Poor Nations Demand Green Technology
Dec 14, 2007 - Associated Press
Uganda gets plenty of sun, making it a great spot
for solar energy. There's only one problem: In one
of the world's most impoverished nations, few people
can afford an imported solar panel.
Poorer countries accuse the rich of pressuring them
to control emissions of greenhouse gases blamed for
global warming, while refusing to provide them with
technology needed to do so without hurting their economies.
They have made their demands that rich nations provide
cheap access to green know-how a centerpiece of the
U.N. climate change conference in Bali, Indonesia.
"We know the challenges are there, but we cannot
respond to the challenges because we don't have the
capacity," said Maria Mutagamba, Uganda's environment
Wealthy countries say they must consider demands
of private companies for protection of their intellectual
property rights, assurances they will have the opportunity
to profit from their investments, and better regulation
and laws in host nations.
Industrialized countries deny they are unfairly
withholding know-how from poorer nations.
"Let there be no doubt, America is engaged in the
transfer and receipt of technologies on a massive
scale," Jim Connaughton, the chairman of the White
House Council on Environmental Quality, told reporters.
The need of developing countries for energy will
only increase with economic growth, and they argue
that reliance on outdated technology today will lock
them into high-emissions patterns for decades to come.
The United States has long been the world's top greenhouse
gas emitter, but some say it has already been eclipsed
by rapidly growing China, a country that relies heavily
on outdated and dirty coal-burning technology. India's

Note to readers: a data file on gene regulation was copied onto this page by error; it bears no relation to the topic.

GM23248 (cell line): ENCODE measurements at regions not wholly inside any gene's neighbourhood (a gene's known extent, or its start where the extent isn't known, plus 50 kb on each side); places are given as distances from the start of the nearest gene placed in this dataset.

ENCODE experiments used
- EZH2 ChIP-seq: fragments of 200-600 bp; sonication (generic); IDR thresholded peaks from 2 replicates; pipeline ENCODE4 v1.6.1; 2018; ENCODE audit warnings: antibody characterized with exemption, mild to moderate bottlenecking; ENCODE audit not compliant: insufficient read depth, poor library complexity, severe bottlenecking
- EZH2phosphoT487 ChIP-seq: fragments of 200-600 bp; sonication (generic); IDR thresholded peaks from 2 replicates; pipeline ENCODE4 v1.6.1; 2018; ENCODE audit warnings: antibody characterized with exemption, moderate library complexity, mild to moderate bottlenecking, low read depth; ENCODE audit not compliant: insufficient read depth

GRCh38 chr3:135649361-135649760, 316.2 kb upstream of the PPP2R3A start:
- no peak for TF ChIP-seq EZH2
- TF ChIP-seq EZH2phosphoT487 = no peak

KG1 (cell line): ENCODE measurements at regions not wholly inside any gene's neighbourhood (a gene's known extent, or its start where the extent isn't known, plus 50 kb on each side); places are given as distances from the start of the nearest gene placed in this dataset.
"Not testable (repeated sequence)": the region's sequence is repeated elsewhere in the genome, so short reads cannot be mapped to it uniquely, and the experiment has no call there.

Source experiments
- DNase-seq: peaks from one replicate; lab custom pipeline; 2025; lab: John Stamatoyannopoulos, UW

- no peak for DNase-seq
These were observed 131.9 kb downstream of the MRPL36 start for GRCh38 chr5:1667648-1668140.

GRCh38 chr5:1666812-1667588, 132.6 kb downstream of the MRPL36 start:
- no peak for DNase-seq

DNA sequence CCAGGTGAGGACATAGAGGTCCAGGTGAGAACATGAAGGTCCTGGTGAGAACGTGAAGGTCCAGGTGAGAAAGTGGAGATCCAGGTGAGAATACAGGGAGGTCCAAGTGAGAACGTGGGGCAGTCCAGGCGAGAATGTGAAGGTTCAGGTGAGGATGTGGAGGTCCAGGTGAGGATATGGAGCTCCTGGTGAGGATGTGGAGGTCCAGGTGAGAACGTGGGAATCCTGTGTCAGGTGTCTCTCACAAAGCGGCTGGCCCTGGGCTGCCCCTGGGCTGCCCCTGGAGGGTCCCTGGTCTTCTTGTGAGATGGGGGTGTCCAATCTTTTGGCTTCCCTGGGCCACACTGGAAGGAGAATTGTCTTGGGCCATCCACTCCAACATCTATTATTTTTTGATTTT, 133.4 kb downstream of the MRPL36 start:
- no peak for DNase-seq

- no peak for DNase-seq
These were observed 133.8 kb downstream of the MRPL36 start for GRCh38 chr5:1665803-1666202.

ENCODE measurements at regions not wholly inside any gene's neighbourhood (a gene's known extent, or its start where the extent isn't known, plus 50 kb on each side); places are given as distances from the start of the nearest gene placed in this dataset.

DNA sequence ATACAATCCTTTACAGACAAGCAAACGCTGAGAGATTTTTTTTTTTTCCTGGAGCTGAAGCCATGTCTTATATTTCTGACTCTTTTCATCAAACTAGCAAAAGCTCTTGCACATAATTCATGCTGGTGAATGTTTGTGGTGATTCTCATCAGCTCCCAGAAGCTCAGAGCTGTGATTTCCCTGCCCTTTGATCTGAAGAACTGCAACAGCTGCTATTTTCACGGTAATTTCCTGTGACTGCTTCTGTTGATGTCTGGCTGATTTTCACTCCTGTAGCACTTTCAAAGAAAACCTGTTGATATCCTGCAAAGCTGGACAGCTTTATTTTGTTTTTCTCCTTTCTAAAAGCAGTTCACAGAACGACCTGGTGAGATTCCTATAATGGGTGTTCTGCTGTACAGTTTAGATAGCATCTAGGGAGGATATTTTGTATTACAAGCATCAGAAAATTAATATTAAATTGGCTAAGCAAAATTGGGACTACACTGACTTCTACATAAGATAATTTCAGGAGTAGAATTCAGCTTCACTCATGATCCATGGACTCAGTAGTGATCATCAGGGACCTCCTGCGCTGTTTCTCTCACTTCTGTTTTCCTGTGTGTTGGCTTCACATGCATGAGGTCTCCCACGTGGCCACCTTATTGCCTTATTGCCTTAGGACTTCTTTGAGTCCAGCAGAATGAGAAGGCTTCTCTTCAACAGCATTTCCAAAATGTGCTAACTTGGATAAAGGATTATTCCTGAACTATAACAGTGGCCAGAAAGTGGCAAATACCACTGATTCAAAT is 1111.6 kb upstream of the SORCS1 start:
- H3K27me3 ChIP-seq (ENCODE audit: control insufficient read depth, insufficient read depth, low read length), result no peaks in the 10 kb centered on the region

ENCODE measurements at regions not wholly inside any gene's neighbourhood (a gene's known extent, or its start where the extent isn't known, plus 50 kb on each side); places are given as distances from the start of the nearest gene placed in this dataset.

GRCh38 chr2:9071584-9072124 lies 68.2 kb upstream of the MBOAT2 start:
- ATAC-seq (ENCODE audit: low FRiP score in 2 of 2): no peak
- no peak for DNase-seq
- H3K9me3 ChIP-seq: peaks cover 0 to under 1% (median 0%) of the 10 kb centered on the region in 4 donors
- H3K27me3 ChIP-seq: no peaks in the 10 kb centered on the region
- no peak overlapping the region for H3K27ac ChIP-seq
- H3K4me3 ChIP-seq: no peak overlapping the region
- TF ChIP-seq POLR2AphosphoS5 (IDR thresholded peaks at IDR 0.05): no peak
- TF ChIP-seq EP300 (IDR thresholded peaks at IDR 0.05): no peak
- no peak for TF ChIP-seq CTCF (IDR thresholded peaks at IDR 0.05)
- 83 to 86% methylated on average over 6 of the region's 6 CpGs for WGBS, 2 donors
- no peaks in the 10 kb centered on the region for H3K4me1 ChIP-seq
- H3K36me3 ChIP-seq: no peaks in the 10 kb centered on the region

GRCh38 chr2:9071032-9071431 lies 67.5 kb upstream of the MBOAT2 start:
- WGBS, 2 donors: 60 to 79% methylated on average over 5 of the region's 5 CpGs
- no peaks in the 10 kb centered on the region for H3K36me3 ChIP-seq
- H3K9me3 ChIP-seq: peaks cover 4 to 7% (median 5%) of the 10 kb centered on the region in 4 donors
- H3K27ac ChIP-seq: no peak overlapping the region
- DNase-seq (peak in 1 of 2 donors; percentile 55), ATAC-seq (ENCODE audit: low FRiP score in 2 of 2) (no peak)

burgeoning economy is also a growing environmental
"What is needed in the short- to medium-term is for
developed countries to speed up the process of transferring
climate-sound technologies to developing countries,"
said Maxwell Kofi Jumah, Ghana's environment minister.
"Time is running out and more action is needed."
Uganda relies on hydropower for almost all of its
electricity. But droughts in recent years have cut
the supply, forcing people chop down trees for firewood.
That's why Mutagamba, the environment minister, is
so interested in solar power.
"We're still importing everything," said Mutagamba,
explaining why solar panels are so expensive in her
country. "When there's no electricity, then the people
go and cut the forests."
A draft of the statement to be released at the end
of the conference calls on countries negotiating a
new global warming pact to consider ways of removing
barriers to technology transfer, provide incentives
and improve access to clean technology.
The 1997 Kyoto Protocol on global warming already
established ways of funneling green technology to
developing countries. But money so far has focused
on China, India and Brazil, leaving impoverished Africa
mostly out of the process. A so-called Adaptation
Fund, which helps countries adjust to the effects
of rising temperatures, is seriously underfunded.
Developing nations have also called on the U.N. to
fully fund the programs for technology transfer, set
up powerful incentives for companies to share their
know-how with the developing world, and set international
targets for such transfers.
Wealthy countries, meanwhile, are pushing free-market
answers to speed the diffusion of technologies.
The United States and the European Union, for instance,
have proposed tearing down trade barriers to 43 green
goods and services such as wind turbines. Washington
is also concerned about protecting intellectual property
rights as technology is spread around.
"If you want funds, venture capital funds, going
to such inventions, the entrepreneurs, the businesses
that invest, need to know they're going to get a return
on their investment," U.S. Trade Representative Susan
Schwab said in Bali earlier this week.